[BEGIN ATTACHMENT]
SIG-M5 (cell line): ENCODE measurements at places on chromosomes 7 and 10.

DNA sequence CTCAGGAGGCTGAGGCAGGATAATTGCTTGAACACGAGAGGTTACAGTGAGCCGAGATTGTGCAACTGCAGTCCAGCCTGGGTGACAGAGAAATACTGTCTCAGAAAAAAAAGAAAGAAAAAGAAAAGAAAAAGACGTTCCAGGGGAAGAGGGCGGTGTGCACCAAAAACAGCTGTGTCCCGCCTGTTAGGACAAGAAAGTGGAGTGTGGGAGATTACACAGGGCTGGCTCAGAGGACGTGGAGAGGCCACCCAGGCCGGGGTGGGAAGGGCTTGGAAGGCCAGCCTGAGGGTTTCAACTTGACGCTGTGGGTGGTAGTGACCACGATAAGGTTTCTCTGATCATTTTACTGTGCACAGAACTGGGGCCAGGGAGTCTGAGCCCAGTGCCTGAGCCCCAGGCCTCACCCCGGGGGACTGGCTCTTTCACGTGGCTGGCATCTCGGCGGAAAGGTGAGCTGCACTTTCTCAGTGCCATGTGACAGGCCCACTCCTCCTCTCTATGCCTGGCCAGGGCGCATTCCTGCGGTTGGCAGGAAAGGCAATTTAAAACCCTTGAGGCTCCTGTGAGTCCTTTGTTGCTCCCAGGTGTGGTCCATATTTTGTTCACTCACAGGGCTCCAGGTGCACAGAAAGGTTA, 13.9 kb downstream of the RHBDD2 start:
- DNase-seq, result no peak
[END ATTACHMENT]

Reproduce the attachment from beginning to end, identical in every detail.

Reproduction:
SIG-M5 (cell line): ENCODE measurements at places on chromosomes 7 and 10.

DNA sequence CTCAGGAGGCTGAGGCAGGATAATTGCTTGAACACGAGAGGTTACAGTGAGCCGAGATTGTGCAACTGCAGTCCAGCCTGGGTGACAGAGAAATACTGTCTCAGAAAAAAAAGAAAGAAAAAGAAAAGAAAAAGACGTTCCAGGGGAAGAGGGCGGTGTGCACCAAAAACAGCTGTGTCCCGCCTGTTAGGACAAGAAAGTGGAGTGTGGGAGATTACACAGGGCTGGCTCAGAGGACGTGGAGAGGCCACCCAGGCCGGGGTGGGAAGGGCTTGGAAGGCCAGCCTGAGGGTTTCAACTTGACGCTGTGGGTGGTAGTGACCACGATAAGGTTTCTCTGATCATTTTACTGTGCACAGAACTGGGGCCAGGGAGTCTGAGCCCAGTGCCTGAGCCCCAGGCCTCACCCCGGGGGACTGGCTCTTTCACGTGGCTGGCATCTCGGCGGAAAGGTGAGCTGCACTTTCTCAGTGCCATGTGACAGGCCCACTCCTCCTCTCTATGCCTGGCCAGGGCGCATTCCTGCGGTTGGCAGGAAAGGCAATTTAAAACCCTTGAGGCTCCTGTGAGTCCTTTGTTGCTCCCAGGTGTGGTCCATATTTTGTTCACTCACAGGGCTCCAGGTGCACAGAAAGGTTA, 13.9 kb downstream of the RHBDD2 start:
- DNase-seq, result no peak